compressor repair kits
aftermarket parts (Arnott has a good reputation)
coil spring conversion kits (not recommended)
When checking the Airmatic suspension, look out for the following symptoms of malfunction:
air compressor running too loud (worn out)
compressor turning on too often (air leak)
Airmatic fault messages when the car is cornering or braking hard
the car taking too long to raise from lowest position (air leak or worn out air pump)
cracked dust covers on the struts (any damage there will massively accelerate the wear by allowing dirt and moisture in)
oil leaks at the bottom of the struts (leaking shock absorbers)
check that the car responds quickly to manually adjusting the height with no warning messages
car dropping too quickly – on one corner or more than one
Check the car after it has been standing still overnight – it should not be on the ground. A little bit of pressure may escape, but the car should stay up and level.
A system in good condition should be able to hold air for a couple days easily. If it drops in a couple hours, something is worn out or there is a significant leak somewhere. If the car drops too low to drive, “Car too low” message will appear on the dashboard – it’s a bad sign.
Driving with air leaks will prematurely kill the air pump because then it has to turn on more often to replace the escaping air. If you are going to buy a car that has a leaking system, expect the air pump to be on its way out too.
M272 & M273 – soft balance shaft gears
he M272 V6 engines are equipped with a balance shaft. A balance shaft is an eccentric weighted shaft, which is used to eliminate engine vibration. It is driven by the timing chain as it needs to in sync with the engine pistons. A balance shaft is needed to make a V6 engine smooth because they are inherently unbalanced.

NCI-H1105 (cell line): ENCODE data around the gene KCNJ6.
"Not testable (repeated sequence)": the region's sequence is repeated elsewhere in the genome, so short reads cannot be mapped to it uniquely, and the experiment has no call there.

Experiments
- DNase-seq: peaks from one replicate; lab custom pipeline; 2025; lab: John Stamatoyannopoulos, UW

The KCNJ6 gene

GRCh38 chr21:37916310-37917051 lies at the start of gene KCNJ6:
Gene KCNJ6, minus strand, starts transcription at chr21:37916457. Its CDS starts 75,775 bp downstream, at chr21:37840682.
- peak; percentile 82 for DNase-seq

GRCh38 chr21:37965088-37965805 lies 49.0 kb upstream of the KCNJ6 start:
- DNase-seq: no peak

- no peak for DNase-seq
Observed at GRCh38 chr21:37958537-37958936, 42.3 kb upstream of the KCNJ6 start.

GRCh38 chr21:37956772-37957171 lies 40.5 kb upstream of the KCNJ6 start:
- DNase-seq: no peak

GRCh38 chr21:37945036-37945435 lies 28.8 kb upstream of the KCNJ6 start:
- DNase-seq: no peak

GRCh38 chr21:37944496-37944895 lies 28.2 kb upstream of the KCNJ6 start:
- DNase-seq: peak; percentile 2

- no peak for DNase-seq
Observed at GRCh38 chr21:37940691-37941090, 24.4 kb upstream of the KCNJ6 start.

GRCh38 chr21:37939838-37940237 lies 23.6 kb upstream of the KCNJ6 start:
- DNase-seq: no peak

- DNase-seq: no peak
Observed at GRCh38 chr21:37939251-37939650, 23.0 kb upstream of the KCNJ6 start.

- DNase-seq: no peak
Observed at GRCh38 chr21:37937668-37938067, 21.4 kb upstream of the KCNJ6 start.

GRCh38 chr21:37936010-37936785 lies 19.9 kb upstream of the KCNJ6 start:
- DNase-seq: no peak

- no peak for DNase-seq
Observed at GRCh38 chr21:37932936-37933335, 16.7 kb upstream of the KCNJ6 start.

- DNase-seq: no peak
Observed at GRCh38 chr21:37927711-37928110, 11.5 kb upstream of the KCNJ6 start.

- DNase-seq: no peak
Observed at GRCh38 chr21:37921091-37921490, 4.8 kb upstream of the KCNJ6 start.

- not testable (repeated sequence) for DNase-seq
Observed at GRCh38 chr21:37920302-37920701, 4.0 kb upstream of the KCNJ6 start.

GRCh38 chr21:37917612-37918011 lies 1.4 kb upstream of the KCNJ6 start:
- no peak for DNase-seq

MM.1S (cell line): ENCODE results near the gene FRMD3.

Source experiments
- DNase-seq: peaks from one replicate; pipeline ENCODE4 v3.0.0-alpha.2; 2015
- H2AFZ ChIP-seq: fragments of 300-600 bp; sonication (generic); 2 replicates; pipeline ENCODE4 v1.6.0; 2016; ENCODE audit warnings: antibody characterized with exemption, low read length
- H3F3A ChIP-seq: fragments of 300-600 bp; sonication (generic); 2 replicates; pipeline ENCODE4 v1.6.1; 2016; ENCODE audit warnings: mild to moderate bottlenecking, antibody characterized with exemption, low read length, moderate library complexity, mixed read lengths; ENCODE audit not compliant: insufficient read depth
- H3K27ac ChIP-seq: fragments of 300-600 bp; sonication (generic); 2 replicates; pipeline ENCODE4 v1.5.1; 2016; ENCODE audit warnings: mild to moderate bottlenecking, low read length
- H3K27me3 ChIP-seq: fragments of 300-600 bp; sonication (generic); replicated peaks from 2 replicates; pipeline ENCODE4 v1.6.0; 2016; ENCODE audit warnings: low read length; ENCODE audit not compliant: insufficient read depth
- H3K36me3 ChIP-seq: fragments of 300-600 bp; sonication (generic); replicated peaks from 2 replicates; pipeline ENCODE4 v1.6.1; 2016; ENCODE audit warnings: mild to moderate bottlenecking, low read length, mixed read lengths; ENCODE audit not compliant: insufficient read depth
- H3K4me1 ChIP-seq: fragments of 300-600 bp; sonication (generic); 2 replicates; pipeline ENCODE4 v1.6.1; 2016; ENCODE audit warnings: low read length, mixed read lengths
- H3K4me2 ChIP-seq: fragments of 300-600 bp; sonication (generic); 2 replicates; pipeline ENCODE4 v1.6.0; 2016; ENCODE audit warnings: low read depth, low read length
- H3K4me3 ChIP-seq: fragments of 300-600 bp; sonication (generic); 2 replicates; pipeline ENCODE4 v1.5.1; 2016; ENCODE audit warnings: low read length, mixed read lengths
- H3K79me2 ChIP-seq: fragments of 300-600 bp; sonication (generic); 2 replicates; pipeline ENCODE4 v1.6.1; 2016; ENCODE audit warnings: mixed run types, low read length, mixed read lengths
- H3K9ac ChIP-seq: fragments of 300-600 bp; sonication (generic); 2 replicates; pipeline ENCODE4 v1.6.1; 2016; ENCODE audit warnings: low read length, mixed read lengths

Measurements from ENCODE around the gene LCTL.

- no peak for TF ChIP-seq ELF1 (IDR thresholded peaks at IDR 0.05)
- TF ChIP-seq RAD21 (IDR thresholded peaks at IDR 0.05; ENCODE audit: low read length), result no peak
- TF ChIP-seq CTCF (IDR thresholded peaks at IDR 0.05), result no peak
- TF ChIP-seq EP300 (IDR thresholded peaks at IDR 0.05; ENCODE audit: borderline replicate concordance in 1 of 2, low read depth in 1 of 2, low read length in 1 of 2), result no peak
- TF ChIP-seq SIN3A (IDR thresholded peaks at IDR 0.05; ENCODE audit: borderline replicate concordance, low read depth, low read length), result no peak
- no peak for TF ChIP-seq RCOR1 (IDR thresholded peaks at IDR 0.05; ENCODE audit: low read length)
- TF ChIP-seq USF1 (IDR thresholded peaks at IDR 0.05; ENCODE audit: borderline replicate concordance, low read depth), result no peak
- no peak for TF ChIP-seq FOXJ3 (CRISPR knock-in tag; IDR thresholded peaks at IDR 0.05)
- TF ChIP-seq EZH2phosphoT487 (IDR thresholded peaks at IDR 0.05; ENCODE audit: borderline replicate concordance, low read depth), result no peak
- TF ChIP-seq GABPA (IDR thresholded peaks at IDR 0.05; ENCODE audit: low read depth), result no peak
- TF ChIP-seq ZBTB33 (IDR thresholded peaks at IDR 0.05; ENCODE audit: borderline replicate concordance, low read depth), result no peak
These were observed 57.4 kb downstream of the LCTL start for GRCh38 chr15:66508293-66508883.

The M272 engines, that were manufactured between 2004 and 2008, are fitted with balance shaft gears and idler gears that can wear out prematurely.
The M273 engines don’t have balance shafts, but they still have idler gears where the balance shafts would be. These gears may be defective too. As these gears wear, the engine timing is altered due to increased slack in the timing chain.
The first indication of a problem is the “Check Engine” light and P0017 or P0016 error codes. As the sprockets continue to wear, the engine will develop a rattle from the loose timing chain. All the while, more and more metal is being ground away from the gears. If not fixed, one of the gears may fail eventually and take the engine out (valves hitting the pistons).
It is a problem that you should not ignore. The fix is to replace the gears with updated ones, which don’t wear out. It is very labour intensive, which makes it a very expensive repair.
Not all M272 and M273 engines made before 2009 are affected. Engine serial numbers below have updated gears, which are free from the problem:
M272 engines with serial numbers higher than 2729 . . 30 468993
M273 engines with serial numbers higher than 2739 . . 30 088611
Some engines seem to last despite having the unlucky gears, but I would not take the risk. In my opinion, affected engines are fine only as long as there is proof that the faulty gears (along with a number of other parts) have been replaced, and the engine is running well after the repair.
M272 & M273 – variable intake manifold
The intake manifold in these engines is very complex. It’s called a Variable (Length) Intake Manifold (VIM or VLIM), and it consists of three vacuum actuators, multiple levers, tumble flaps and valves that adjust the length of the intake tract.
It’s not a very reliable design with lots of plastic parts that can fail. When there’s a problem with the intake manifold, the engine performance is reduced (increased fuel consumption, loss of power, poor idle), and the “Check Engine” light may come on.
The typical cause of failure is increased friction in the mechanism from the accumulation of oil and carbon deposits in the intake manifold. Additionally, over the years the plastic parts in the mechanism become weaker and more brittle.
A couple years ago you had to buy an entire manifold assembly to fix this problem (£800 at the dealership). Luckily, there are repair kits available on the market these days, which makes this a much smaller issue.
If you are curious how carbon deposits and oil appear in the engine intake manifold – they come from the Exhaust Recirculation Valve (EGR) and Crankcase Ventilation System (CVS). These are standard systems used on virtually all road cars.